Invitrocue is a life sciences company providing healthcare bio-analytics solutions for the pharmaceutical and medical industries. As its name suggests, the company specializes in in-vitro cell-based testing technologies and image analytics software for use in digital pathology.
Founded in 2013 by Dr Steven Fang and Professor Hanry Yu, Invitrocue’s business model provides fee-for-service testing of new drugs, vaccines, therapeutics and cosmetics for biopharmaceutical clients. It also earns revenues from its digital pathology business, which scans and digitises physical tissue slides for pathologists around the world to access via an online portal, and analyses the slides via its proprietary image analysis software and algorithms.
Recently, InvitroCue entered the oncology (cancer) drug testing market. It has developed Onco-PDOTM, which stands for ‘oncology patient-derived organoid’. This offers 3D cell-based scaffolding technology that mimics human organ samples, alongside proprietary processes that enable the culturing of patient-derived cancer cells (organoids) in laboratories. These can be used for testing to support clinical decision-making against a panel of approved drugs and new drug candidates – an important enabler for ‘personalised medicine’.
This new platform helps pharmaceutical companies, medical researchers and academic institutions understand the impact of cancer treatments (both approved drugs and new drug candidates) prior to conducting time-consuming and expensive clinical trials. It also supports assessment of the effects of new and FDA-approved drugs on individuals before they are actually administered, reducing risk.
The company’s core technology, consisting of three patent families, was originally spun out of Singapore’s Agency for Science, Technology and Research (A*STAR) and developed in partnership with the National University of Singapore (NUS). Collaboration with leading biopharmaceutical clients and scientific collaborators remains an important aspect of Invitrocue’s activities.
Invitrocue also conducts in-house R&D, which will lead onto new patent applications – a route that is of considerable interest to the company, as a means of strengthening its negotiating position and “protecting itself from pharmaceutical companies.”
The company recently became listed on the Stock Exchange. As part of this process, it was important for all of its IP to be disclosed and explained, as part of the prospectus for investors. This awareness of the company’s asset value is also very important in internal decision-making and strategy development.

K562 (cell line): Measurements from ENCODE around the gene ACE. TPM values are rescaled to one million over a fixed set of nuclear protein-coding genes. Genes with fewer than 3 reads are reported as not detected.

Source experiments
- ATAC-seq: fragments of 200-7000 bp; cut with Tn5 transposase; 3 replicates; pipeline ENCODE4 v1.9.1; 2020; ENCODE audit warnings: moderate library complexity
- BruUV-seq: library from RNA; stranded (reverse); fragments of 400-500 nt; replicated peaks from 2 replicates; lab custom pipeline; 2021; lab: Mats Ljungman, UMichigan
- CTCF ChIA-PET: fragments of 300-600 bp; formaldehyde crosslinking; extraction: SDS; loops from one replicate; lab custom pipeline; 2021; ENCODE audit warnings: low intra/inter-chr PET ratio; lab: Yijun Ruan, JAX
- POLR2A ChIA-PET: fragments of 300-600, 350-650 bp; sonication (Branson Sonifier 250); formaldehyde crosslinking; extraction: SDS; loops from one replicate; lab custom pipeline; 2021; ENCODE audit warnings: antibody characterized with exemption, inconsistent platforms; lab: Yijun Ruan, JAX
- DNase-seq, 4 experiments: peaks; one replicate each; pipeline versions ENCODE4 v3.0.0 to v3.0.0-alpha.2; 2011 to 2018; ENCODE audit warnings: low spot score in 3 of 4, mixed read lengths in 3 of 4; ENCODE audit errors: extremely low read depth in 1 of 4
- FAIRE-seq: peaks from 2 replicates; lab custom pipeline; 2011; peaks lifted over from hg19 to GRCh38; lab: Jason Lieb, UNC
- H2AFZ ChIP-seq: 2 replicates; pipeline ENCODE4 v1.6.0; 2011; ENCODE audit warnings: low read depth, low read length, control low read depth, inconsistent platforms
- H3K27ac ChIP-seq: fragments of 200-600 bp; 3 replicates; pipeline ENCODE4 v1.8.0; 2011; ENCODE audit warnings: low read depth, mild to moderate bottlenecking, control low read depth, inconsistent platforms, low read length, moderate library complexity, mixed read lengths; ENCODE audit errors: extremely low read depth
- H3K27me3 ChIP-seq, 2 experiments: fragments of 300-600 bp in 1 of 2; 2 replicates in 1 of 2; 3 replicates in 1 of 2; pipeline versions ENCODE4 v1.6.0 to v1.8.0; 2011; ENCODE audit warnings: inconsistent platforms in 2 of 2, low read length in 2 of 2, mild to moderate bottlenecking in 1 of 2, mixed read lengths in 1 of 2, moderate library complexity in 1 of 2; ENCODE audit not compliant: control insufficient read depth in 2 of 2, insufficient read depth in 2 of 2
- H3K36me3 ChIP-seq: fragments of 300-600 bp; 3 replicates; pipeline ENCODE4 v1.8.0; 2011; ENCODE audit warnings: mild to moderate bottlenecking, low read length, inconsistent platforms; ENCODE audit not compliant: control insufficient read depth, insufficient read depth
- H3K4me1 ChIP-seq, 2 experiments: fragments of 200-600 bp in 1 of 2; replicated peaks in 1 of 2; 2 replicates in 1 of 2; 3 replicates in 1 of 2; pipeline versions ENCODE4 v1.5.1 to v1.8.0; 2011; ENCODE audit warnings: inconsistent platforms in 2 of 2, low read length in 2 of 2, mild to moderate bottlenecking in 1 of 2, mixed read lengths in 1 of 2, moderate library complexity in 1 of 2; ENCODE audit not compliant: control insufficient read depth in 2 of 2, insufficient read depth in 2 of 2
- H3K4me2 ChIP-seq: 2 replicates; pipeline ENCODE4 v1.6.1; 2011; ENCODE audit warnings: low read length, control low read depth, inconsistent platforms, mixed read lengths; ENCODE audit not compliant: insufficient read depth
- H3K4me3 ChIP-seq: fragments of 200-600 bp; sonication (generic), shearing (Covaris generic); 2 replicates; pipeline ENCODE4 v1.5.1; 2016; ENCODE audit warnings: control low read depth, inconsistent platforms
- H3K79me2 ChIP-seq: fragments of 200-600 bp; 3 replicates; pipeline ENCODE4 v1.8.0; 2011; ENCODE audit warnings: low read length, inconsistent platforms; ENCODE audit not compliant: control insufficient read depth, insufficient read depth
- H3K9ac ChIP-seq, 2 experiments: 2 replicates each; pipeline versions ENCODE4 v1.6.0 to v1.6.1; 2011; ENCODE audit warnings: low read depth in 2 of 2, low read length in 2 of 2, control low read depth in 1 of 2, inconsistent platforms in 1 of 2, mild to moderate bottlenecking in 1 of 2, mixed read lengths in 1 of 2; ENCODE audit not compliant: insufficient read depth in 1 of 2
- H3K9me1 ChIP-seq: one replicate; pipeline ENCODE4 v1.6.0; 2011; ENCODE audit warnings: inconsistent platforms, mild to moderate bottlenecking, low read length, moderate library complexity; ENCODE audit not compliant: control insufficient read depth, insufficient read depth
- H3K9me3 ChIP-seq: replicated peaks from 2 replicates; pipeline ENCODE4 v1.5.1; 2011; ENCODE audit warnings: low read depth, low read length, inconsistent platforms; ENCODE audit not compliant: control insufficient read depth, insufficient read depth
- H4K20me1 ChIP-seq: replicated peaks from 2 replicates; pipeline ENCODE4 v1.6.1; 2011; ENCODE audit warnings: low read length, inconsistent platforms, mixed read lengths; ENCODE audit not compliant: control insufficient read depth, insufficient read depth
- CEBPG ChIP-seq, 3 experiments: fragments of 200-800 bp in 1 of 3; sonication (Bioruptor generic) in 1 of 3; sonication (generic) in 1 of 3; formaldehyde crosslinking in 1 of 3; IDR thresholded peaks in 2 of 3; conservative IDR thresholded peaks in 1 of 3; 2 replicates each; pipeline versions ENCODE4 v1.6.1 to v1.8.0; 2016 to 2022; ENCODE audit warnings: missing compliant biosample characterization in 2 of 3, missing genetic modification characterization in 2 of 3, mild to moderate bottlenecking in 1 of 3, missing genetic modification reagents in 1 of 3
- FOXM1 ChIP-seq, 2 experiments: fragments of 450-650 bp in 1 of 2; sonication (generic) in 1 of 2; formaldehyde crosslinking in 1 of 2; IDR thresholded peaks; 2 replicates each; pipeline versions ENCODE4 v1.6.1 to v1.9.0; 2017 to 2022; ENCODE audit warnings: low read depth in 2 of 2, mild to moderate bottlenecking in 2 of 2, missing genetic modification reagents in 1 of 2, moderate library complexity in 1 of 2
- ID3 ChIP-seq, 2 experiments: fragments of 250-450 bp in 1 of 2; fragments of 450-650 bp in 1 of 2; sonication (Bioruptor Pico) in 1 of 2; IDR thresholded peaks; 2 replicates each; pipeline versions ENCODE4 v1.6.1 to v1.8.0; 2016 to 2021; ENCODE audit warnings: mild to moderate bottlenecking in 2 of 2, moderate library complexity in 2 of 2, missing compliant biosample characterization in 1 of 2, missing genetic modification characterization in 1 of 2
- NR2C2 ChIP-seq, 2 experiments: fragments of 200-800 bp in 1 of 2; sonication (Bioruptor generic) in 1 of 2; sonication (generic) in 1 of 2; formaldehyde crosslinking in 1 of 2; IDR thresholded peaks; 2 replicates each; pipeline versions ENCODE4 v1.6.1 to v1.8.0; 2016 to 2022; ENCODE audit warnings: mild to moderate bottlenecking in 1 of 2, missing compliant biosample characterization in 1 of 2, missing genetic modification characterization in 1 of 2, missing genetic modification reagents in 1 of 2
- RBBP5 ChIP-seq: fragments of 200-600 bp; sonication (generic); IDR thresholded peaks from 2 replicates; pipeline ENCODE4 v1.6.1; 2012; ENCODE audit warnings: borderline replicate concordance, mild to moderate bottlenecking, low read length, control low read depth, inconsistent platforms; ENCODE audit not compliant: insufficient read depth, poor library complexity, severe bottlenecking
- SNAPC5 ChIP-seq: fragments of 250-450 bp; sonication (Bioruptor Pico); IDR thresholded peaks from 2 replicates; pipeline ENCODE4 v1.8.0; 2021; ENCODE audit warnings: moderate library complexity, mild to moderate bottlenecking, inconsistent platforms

Companies often face challenges deciding when to file for patent protection: it needs to be early enough to provide the earliest possible date of protection over competitors, but not so early that you run out of money to support the application, or don’t have enough information to support the patent filing rules.
Invitrocue’s preferred option is now to file a provisional patent application when it has sufficient data, but before entering into any commercial negotiations, so that the company can prove its entitlement to the IP should any disagreement arise later. In essence, the patent application can ring fence the company’s ‘background IP’ brought to the table at the outset of any collaboration.
Invitrocue is actively considering alternative partnering and commercialisation options in order to ‘by-pass’ the difficult discussions it often has with pharma companies, who are proving possessive of any IP involving novel target discovery using Invitrocue’s platforms. Instead, in terms of consumer health, Invitrocue has focused on a service-based model, working directly with oncologists. It has gone as far as setting up its Chinese subsidiary, Invitrocue Suzhou, where the market for personalized medicine is large and it is easier for Invitrocue to exercise a greater degree of influence and control over sensitive matters such as publication timings.
Invitrocue has also developed a number of bio-analytical assays. The company has not routinely filed for patent protection for these assays, which they believe are “difficult to patent”; they also feel that the interpretation of the assays, rather than the assays themselves, are the most valuable element. They are acutely aware of the need to publish by academic collaborators, which makes it difficult to maintain the desired level of secrecy.
The solution the company has settled on is to exercise careful control over the data that is ultimately published in peer reviewed journals, to ensure that the most commercially sensitive elements are not disclosed. The company is acutely aware of the need to maintain secrecy, and whilst most staff have access to proprietary assays, there is a ‘black box’ known only to select members of staff where information regarding really sensitive material is kept – for example, the secret constituents of growth factors used to grow oncology tissue samples in proprietary oncology assays.